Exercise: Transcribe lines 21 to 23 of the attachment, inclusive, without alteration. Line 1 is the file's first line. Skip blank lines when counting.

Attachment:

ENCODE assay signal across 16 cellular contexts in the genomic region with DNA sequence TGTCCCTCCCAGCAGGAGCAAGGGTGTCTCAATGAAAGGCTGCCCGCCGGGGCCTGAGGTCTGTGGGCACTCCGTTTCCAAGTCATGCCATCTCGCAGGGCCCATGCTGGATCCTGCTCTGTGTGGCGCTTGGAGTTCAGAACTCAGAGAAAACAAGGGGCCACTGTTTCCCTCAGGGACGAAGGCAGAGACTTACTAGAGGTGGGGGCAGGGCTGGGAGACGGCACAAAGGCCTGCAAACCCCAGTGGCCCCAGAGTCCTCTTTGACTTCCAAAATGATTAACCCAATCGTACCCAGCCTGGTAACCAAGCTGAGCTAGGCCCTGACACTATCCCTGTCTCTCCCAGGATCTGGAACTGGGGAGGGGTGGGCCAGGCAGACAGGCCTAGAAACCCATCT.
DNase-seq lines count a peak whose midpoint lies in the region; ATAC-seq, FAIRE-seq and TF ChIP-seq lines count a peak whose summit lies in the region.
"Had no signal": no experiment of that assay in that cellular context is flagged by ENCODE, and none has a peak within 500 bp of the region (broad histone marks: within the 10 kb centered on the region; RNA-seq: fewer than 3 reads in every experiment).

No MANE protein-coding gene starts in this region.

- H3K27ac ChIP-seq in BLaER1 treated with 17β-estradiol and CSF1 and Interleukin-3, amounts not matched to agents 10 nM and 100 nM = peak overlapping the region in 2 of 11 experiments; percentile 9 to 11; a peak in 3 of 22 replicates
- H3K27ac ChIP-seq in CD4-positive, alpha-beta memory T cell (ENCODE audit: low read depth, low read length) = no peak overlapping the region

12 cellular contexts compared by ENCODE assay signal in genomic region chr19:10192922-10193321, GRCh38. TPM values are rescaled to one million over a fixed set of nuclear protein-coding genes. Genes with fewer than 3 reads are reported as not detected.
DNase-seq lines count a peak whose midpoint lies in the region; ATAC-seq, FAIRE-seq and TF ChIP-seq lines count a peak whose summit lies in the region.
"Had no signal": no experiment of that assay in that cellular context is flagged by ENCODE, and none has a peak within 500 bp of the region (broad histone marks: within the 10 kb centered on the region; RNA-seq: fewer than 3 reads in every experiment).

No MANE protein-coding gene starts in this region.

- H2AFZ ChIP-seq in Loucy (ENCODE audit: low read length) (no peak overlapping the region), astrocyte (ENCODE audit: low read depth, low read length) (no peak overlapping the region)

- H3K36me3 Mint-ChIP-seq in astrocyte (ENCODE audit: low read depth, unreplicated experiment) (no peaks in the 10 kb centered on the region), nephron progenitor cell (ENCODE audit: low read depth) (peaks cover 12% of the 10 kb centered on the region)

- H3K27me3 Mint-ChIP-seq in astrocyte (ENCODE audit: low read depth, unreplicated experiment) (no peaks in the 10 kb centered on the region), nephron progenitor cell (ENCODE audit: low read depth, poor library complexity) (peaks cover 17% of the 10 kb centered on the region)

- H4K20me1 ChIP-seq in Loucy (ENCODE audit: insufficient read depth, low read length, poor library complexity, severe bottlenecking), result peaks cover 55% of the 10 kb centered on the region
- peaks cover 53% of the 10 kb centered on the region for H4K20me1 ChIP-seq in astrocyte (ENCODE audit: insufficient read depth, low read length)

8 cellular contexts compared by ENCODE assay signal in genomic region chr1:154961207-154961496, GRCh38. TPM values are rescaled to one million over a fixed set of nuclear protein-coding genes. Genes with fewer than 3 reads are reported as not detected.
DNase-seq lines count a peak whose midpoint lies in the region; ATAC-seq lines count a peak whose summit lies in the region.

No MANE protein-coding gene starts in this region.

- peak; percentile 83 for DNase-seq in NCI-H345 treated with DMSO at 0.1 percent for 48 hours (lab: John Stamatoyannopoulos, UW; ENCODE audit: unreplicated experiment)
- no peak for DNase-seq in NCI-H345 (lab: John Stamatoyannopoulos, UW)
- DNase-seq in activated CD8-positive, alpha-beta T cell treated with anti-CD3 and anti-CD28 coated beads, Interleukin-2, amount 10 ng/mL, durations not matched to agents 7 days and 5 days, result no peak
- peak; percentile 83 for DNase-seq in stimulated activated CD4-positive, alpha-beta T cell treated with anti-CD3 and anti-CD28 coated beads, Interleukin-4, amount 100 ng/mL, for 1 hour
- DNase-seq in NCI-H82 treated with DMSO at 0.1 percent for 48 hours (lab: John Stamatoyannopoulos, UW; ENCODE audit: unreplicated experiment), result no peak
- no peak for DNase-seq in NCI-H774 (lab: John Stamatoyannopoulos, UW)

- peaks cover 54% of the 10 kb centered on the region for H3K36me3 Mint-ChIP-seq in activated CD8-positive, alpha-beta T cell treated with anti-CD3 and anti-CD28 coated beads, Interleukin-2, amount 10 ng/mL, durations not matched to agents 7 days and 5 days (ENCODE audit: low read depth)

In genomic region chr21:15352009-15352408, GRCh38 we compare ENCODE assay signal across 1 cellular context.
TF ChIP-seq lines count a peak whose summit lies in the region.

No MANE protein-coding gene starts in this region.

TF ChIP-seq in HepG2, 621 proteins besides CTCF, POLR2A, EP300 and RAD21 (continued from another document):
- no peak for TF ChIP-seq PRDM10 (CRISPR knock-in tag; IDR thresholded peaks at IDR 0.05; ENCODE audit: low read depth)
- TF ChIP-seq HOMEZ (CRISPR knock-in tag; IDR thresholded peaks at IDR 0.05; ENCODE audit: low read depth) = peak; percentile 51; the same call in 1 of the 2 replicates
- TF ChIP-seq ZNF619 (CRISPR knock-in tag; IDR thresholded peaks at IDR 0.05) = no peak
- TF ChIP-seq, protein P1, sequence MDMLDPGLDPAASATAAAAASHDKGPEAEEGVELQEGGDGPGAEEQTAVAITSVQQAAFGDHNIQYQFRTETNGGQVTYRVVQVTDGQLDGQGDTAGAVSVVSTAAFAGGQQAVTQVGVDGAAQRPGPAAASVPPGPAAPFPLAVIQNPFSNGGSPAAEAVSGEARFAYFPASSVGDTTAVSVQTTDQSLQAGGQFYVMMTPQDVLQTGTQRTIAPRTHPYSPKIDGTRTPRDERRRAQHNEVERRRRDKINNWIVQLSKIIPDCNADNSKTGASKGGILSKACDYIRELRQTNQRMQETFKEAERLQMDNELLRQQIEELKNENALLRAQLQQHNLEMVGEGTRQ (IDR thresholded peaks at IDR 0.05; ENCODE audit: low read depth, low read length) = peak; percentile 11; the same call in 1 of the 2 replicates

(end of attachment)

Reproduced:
- DNase-seq in activated CD8-positive, alpha-beta T cell treated with anti-CD3 and anti-CD28 coated beads, Interleukin-2, amount 10 ng/mL, durations not matched to agents 7 days and 5 days, result no peak
- peak; percentile 83 for DNase-seq in stimulated activated CD4-positive, alpha-beta T cell treated with anti-CD3 and anti-CD28 coated beads, Interleukin-4, amount 100 ng/mL, for 1 hour
- DNase-seq in NCI-H82 treated with DMSO at 0.1 percent for 48 hours (lab: John Stamatoyannopoulos, UW; ENCODE audit: unreplicated experiment), result no peak